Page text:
WHEREAS, policy-makers understand that many residents want a second highway in addition to WCEAR improvements. However, a second highway is a long-term solution that is not likely to happen for decades. Thus, in the meantime, policy-makers are working on creating a parallel route, in the vicinity of “Series 7” at Piliokahi Avenue, to Lualualei Naval Road, and elsewhere along the coast.  This route would be a series of roads and bridges connecting existing roads which would be open for daily use; and

WHEREAS, policy-makers have been tasked to come up with expeditious solutions to improve WCEAR, emergency evacuations, and other traffic congestion. These solutions may be opposed by some, but are necessary sacrifices for the greater good; and now, therefore,

BE IT RESOLVED by the Nanakuli-Maili Neighborhood Board, that DHHL, DEM, and other area policy-makers are urged to build extensions of WCEAR, including from Puu Heleakala park to Door of Faith Church driveway on Haleakala Avenue, as well as other extensions; and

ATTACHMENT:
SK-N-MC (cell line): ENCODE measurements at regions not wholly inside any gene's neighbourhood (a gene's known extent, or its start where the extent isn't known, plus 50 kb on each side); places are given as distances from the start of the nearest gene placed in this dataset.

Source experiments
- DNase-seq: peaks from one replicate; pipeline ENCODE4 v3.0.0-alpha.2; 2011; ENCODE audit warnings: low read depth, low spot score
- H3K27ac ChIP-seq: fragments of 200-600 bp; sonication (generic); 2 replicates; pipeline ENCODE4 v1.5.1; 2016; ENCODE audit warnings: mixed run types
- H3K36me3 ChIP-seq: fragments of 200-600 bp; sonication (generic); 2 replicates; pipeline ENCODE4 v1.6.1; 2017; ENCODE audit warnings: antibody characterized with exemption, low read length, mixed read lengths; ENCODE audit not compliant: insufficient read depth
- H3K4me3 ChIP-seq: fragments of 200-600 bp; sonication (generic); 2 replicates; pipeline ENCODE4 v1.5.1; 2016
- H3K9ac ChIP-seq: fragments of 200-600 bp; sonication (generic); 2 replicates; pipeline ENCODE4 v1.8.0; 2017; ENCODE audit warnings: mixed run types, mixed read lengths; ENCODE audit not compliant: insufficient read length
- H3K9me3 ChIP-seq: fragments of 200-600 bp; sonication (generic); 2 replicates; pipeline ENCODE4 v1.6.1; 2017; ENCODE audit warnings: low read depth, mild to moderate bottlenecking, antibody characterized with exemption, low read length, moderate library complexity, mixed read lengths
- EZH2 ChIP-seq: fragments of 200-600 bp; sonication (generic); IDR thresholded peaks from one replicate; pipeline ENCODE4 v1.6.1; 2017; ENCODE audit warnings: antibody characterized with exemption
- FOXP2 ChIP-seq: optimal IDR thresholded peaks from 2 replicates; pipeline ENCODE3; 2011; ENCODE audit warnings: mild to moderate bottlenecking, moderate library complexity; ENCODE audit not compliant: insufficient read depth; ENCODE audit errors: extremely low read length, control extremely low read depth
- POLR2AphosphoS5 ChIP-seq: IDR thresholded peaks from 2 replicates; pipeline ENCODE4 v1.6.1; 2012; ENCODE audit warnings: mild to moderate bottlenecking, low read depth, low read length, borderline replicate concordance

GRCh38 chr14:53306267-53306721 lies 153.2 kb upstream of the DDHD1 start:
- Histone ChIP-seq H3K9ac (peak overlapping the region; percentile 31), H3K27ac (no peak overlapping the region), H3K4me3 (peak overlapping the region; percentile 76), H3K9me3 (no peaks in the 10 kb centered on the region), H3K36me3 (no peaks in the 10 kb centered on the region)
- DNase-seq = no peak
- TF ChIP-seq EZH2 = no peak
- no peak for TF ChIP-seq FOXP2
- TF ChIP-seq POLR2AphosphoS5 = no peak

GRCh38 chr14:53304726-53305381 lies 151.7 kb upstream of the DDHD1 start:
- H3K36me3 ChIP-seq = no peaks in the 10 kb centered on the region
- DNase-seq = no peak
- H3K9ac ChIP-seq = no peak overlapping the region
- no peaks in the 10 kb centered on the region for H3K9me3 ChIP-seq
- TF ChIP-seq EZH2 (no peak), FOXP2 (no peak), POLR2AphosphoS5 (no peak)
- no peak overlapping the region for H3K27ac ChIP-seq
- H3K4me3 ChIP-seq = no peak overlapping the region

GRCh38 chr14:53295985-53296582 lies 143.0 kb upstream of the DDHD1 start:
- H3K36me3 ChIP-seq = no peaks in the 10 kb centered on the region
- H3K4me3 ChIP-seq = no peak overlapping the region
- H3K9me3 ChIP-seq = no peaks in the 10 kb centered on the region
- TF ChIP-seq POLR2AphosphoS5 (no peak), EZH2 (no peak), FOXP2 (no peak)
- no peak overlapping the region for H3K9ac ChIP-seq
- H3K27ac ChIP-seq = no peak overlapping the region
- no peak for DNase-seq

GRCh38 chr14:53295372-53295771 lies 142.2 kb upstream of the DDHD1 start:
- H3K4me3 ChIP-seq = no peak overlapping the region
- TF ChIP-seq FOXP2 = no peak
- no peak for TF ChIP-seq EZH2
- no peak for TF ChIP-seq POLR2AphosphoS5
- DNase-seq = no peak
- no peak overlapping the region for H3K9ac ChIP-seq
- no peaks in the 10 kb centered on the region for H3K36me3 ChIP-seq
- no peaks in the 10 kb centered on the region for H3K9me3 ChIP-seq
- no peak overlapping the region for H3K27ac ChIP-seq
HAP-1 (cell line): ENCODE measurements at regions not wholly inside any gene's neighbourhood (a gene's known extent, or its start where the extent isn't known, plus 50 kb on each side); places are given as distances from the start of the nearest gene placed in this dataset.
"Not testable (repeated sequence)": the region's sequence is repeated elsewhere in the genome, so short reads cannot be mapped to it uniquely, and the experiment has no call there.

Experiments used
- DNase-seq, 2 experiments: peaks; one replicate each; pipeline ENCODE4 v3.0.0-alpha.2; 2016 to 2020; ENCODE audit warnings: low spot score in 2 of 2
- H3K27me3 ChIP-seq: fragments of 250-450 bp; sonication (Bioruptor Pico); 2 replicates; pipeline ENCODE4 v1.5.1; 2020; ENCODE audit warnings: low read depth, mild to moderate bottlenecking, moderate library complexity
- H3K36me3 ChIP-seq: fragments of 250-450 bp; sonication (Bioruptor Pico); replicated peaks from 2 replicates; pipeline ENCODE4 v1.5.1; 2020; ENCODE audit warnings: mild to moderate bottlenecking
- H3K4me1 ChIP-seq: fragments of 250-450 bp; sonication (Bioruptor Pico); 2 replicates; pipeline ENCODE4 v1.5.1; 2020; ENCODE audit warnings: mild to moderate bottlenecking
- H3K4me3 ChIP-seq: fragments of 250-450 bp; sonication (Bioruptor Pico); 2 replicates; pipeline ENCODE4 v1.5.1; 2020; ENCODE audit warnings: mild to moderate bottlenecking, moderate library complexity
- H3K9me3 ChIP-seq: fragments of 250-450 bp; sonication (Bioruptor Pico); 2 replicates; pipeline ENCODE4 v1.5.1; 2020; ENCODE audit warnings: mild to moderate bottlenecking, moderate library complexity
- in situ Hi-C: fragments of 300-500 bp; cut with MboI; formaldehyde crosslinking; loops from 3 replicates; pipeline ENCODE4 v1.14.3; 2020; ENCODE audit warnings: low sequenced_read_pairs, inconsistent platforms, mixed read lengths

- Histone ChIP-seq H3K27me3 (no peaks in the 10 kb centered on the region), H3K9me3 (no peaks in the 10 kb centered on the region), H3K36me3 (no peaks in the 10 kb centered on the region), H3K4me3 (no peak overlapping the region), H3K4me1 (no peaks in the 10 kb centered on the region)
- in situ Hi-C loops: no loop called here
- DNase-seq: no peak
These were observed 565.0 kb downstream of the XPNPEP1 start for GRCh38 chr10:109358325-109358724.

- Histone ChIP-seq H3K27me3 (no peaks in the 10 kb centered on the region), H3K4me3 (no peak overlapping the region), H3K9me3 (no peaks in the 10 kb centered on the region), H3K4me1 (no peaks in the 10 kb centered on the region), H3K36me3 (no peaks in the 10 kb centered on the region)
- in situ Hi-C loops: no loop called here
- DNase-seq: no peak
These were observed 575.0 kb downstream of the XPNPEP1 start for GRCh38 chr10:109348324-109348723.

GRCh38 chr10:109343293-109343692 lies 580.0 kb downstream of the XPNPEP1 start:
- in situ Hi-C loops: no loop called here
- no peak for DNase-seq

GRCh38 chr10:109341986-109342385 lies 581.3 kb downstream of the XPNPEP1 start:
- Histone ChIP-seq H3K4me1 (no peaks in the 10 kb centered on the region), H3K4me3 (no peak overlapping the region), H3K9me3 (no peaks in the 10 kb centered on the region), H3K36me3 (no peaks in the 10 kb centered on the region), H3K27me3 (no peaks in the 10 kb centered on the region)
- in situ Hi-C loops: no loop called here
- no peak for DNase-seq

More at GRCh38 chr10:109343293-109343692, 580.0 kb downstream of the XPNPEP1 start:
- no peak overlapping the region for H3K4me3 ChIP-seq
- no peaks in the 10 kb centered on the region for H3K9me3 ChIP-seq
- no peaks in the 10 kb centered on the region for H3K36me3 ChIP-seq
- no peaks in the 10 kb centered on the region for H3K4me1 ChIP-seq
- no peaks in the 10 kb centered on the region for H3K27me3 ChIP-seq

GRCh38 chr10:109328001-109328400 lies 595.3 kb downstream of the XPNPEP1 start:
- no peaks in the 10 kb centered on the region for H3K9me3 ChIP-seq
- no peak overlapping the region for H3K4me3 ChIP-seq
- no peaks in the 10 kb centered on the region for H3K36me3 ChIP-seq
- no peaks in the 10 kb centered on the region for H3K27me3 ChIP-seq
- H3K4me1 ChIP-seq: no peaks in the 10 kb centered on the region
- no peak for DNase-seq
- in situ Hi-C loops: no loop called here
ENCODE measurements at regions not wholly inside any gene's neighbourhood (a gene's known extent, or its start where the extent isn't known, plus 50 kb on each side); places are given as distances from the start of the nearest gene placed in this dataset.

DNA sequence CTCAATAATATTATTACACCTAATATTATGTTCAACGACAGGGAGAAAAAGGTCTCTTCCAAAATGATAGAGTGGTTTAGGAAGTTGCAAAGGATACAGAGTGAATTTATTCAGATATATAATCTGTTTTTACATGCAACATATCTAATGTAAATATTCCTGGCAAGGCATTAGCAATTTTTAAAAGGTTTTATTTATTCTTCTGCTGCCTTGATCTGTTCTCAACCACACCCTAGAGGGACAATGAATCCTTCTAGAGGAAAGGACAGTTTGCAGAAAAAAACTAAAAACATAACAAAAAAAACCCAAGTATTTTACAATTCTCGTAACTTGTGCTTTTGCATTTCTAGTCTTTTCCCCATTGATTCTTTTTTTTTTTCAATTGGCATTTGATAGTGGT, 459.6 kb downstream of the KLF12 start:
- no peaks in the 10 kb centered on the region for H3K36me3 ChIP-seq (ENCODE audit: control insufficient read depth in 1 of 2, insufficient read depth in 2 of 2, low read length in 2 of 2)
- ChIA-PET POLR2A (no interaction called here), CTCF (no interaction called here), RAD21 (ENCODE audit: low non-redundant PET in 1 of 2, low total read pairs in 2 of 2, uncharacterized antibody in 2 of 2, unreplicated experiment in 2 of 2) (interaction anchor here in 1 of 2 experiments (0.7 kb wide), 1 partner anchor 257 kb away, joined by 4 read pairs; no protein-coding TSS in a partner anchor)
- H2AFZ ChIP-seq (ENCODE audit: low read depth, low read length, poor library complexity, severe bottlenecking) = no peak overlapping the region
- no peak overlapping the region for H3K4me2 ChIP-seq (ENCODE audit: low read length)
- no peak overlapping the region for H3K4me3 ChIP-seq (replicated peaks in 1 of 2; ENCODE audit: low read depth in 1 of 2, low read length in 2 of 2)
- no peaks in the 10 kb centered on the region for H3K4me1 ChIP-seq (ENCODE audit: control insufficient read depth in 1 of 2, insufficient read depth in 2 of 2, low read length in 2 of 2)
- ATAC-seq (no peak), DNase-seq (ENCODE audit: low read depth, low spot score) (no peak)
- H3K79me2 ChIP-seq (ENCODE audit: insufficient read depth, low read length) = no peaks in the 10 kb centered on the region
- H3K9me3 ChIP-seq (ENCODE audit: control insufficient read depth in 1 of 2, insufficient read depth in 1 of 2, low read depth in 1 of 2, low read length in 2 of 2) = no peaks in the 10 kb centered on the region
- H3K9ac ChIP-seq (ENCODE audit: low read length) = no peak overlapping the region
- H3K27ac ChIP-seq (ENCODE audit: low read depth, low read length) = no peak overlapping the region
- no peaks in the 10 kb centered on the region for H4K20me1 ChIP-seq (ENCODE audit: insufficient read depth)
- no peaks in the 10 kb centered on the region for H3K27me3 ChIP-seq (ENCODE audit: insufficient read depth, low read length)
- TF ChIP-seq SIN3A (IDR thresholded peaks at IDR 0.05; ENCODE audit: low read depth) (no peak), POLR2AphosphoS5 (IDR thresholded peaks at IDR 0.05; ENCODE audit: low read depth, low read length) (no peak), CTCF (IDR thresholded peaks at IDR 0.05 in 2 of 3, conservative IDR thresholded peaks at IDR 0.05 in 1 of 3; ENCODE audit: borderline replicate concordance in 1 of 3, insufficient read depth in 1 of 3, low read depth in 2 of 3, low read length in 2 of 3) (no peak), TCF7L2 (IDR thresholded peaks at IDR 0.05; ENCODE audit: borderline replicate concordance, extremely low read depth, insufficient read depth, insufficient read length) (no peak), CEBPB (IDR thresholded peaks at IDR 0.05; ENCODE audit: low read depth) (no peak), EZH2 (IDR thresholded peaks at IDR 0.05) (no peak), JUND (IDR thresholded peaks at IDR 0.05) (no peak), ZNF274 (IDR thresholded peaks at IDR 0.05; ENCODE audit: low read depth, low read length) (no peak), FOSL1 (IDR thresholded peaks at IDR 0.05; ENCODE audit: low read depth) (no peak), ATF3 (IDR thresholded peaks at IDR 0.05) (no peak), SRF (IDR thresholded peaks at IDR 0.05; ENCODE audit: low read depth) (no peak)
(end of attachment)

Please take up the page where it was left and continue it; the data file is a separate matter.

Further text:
BE IT FURTHER RESOLVED that DHHL, DEM and other area policy-makers are urged to include planned lane closures for road work as an allowable use of WCEAR; and

BE IT FURTHER RESOLVED that the City and other area policy-makers are urged to condemn the locked Paakea Road portion of WCEAR to make it available for daily public use; and 

BE IT FURTHER RESOLVED that DHHL, DOT, the City and other area policy-makers are urged to construct a parallel route for daily use, in the vicinity of Series 7 to Lualualei Naval Road and elsewhere throughout the Waianae Coast; and 

BE IT FURTHER RESOLVED that DHHL, DOT, the City and other area policy-makers are urged to create plans, including route maps, timelines for implementation, measures to avoid or mitigate disruption of access to currently available routes, an artist’s rendition of the conceptual routes, and any other relevant information; and